Sex And The City: A Portland View

By Sunday, June 1, 2008 1 0

Sex and the City

I saw this movie yesterday, intrigued by the series’ popularity among women and how it all relates to what I call the diamond-cut life.

Fact one: I love fun as much as anyone (ask my many girlfriends). Fact two: Consumption drives global warming. Science has made this clear. While we have to consume in order to live, it’s possible to consume modestly, in a way that manages global warming.

Sex And The City (SATC) felt more desperate to me than fun. The hyperconsumption of the SATC lifestyle is a cousin-once-removed from practices like colonialism and smoking in public rooms. All three yield short-term fun for the people choosing to do them, the only problem being the negative, long-term and deathly impacts on others.

I can feel the spirits of SATC fans and rising up, wanting to kill me for that statement. But it gets worse.

Willfully insisting on the right to one’s short-term fun despite its negative impacts on others is what children do. The women in SATC mostly behave like children, bent on fun at any financial and earthly cost. Children rebel against limits, while adults have learned to work and play within limits. I had a sense of watching children in adult bodies playing dress-up in hundreds of costumes, refusing to grow up. Likable children, sweetly bonded to each other, you bet. But no grown-up women in sight.

“It’s just entertainment, a movie, a fantasy! This is a harmless escape!”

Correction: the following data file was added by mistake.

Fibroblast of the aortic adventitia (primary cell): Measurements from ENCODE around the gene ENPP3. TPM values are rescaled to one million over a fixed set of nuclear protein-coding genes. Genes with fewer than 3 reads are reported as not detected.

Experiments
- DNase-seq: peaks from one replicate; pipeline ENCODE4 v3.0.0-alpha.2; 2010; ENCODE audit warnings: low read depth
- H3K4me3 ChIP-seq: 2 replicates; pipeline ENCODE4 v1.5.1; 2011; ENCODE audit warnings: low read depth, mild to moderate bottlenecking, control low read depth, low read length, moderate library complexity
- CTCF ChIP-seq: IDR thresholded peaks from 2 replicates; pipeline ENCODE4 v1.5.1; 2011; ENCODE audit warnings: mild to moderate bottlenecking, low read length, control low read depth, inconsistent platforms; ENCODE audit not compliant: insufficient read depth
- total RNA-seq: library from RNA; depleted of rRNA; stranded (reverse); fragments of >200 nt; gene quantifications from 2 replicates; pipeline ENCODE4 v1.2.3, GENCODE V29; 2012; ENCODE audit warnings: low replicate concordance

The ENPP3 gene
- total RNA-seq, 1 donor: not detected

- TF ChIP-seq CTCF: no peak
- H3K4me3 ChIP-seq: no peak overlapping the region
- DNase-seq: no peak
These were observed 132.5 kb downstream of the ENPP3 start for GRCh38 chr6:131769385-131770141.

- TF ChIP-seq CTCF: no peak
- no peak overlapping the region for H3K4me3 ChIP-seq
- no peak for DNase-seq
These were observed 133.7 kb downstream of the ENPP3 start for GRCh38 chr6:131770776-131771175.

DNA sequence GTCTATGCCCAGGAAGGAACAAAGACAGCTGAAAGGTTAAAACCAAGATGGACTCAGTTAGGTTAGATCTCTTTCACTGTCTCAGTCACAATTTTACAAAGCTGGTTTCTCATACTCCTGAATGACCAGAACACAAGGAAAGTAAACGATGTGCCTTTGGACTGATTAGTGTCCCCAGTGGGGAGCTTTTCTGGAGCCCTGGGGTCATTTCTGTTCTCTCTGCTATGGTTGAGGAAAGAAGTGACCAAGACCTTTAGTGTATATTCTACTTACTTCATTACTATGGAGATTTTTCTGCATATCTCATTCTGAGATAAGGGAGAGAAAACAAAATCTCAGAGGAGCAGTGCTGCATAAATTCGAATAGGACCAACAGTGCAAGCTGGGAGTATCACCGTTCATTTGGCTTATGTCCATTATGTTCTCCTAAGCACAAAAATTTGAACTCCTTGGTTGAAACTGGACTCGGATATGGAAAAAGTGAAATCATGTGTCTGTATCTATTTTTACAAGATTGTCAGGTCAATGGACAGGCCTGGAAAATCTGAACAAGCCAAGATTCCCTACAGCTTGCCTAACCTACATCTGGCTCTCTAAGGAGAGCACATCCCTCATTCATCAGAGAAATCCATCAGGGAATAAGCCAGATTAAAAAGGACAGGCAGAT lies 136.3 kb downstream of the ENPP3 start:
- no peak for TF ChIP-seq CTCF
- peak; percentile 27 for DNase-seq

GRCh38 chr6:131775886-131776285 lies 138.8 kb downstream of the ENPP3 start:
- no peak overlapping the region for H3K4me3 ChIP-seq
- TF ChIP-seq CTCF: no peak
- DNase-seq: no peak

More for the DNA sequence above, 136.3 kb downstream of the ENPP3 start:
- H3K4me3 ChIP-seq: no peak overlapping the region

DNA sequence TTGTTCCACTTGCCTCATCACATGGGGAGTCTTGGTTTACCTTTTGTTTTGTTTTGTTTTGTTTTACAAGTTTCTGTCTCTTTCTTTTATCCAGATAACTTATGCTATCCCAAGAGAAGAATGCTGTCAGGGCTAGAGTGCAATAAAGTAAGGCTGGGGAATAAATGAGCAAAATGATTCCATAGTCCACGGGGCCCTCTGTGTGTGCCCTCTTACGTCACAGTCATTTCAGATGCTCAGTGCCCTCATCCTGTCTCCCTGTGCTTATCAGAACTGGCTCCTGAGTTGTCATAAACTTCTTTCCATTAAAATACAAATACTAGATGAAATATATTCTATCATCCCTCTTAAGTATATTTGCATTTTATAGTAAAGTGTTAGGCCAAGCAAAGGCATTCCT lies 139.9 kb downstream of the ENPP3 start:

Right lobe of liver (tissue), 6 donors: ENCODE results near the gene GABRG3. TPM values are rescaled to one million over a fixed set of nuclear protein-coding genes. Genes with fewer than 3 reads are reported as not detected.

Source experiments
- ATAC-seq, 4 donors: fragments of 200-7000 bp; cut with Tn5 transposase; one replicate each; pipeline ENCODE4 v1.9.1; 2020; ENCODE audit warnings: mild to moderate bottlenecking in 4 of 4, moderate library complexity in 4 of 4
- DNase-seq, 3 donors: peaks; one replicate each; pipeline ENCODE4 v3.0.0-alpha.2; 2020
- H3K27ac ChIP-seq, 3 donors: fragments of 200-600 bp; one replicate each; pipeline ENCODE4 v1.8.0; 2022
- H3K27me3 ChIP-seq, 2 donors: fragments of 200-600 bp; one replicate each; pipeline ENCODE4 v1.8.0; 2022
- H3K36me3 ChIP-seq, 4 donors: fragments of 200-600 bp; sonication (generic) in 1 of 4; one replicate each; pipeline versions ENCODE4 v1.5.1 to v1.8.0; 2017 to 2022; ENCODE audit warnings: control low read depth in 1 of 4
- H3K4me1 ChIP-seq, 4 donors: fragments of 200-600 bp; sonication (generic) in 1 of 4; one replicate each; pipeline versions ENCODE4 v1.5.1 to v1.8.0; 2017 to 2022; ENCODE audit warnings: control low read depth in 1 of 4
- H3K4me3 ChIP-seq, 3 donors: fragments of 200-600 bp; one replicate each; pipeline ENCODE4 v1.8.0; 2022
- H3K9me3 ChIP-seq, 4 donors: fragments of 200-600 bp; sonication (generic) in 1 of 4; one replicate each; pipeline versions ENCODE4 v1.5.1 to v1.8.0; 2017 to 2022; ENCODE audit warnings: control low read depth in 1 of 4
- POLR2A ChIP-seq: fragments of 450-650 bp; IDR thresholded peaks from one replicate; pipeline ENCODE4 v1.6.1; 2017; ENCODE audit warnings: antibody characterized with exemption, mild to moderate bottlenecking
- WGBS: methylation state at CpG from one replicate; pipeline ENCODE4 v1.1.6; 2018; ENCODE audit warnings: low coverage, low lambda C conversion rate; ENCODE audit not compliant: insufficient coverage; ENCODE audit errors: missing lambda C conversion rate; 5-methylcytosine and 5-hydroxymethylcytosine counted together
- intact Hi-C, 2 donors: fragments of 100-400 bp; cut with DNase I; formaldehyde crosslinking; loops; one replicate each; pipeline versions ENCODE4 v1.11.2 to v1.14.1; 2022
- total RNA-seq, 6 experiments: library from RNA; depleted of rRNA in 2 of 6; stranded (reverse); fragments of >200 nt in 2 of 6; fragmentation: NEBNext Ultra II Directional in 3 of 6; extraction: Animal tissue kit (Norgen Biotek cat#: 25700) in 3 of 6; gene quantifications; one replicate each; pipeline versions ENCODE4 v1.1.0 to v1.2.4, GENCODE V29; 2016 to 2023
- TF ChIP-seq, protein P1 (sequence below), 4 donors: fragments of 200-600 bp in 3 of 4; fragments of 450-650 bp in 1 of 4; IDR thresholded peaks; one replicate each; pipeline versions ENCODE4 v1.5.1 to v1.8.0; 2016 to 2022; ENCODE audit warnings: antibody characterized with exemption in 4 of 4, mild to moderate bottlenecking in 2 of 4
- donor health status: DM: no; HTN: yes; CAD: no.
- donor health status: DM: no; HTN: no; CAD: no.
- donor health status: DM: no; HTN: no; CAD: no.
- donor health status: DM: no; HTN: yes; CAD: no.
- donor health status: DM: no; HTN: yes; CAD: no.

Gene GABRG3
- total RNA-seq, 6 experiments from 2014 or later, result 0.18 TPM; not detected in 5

Point taken. But fantasies are aspirational. And what are we needing so badly to escape from? We have more luxuries than any nation in the world. Why all the desperation to escape? Our national lifestyle, which SATC in effect satirizes, is the most materially abundant one in the history of the planet. And it’s not sustainable, not going to last. Global warming will destroy civilization as we know it if we don’t do rapid course-correction. A local thought-leader, a Republican, recently said in a public forum, “We’re in a dying empire.”

Is it that very fact that we know in our bones, and are trying to escape from with movies like Sex And The City?

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1 Comment
  • Colleen
    June 1, 2008

    Though the movie did touch on the importance of real, honest relationships, felt the movie had a major over-arching emphasis on expensive clothes, purses and jewelry (read: consumption). Like Alison, I like fun (and clothes) as much as anyone. And of course we all know the SATC lifetstyle is a fairy tale.

    But how and when did this kind of “we-too-can-live-in-a-fairy-tale” attitude seep into America’s collective subconscious? Sadly, I think it happened long before SATC came on the airwaves as a TV show and now a movie. Only now are people starting to re-set their attitudes to more moderate and sustainable goals.

    If America is a dying empire, than the indulgent, over-consumptive SATC lifetyle is perhaps its swan song. Isn’t it time the empire stopped dressing up all the time in new clothes?